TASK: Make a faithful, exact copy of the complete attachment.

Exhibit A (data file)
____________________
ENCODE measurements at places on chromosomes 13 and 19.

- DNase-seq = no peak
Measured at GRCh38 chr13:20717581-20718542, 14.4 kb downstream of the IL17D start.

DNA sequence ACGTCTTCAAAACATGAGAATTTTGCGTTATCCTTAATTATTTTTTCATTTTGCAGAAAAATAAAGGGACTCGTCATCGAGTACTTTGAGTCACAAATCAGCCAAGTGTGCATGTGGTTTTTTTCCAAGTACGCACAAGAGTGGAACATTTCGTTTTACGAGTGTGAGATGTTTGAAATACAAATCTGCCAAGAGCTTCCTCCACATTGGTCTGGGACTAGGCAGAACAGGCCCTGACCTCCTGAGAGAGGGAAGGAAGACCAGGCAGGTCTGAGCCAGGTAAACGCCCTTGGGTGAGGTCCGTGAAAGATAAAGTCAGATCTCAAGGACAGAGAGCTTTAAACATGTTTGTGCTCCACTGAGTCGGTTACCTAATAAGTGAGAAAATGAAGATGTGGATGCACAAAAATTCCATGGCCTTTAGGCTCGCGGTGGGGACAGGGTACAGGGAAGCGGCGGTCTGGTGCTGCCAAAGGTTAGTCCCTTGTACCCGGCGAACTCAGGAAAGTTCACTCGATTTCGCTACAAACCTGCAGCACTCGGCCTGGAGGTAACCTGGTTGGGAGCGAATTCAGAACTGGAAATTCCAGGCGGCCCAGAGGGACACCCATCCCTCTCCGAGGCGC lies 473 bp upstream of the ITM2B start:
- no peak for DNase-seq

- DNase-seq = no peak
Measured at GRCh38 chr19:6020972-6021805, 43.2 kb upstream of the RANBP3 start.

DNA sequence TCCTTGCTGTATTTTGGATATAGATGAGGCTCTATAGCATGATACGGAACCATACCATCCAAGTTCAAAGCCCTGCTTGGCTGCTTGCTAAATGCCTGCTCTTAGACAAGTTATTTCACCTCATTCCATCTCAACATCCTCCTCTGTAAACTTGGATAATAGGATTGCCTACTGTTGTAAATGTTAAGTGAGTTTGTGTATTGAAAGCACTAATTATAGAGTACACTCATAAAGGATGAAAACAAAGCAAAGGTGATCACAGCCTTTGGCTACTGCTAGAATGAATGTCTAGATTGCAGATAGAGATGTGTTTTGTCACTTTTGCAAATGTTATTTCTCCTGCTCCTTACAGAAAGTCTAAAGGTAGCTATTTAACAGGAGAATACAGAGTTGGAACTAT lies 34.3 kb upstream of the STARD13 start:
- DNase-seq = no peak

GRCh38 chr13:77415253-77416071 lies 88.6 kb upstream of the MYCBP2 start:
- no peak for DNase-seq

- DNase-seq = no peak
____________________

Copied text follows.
ENCODE measurements at places on chromosomes 13 and 19.

- DNase-seq = no peak
Measured at GRCh38 chr13:20717581-20718542, 14.4 kb downstream of the IL17D start.

DNA sequence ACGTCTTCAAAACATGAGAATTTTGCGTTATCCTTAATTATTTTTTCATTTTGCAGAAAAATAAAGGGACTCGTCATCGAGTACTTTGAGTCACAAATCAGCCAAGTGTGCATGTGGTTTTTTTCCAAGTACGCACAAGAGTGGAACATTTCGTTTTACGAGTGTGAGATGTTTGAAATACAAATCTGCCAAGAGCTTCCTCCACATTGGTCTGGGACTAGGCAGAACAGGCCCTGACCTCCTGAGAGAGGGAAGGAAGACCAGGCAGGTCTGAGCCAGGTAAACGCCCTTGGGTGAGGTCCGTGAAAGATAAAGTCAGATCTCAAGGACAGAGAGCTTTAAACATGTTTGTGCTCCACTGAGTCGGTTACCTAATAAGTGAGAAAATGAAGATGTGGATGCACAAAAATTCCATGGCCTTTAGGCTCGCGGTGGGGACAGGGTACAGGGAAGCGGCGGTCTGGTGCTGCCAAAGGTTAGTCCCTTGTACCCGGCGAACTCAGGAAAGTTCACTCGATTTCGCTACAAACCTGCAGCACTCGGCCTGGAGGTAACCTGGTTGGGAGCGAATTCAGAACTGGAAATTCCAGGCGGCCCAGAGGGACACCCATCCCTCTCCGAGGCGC lies 473 bp upstream of the ITM2B start:
- no peak for DNase-seq

- DNase-seq = no peak
Measured at GRCh38 chr19:6020972-6021805, 43.2 kb upstream of the RANBP3 start.

DNA sequence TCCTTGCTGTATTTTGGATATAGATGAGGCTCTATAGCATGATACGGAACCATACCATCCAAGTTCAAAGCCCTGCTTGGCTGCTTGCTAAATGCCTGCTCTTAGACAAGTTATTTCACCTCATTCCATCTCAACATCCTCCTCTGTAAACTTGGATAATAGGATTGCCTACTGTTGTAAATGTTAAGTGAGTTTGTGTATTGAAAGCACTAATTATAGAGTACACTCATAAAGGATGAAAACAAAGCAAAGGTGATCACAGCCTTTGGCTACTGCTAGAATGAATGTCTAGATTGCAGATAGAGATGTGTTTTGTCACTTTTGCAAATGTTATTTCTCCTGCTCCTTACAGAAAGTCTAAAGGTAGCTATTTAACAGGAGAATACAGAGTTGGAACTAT lies 34.3 kb upstream of the STARD13 start:
- DNase-seq = no peak

GRCh38 chr13:77415253-77416071 lies 88.6 kb upstream of the MYCBP2 start:
- no peak for DNase-seq

- DNase-seq = no peak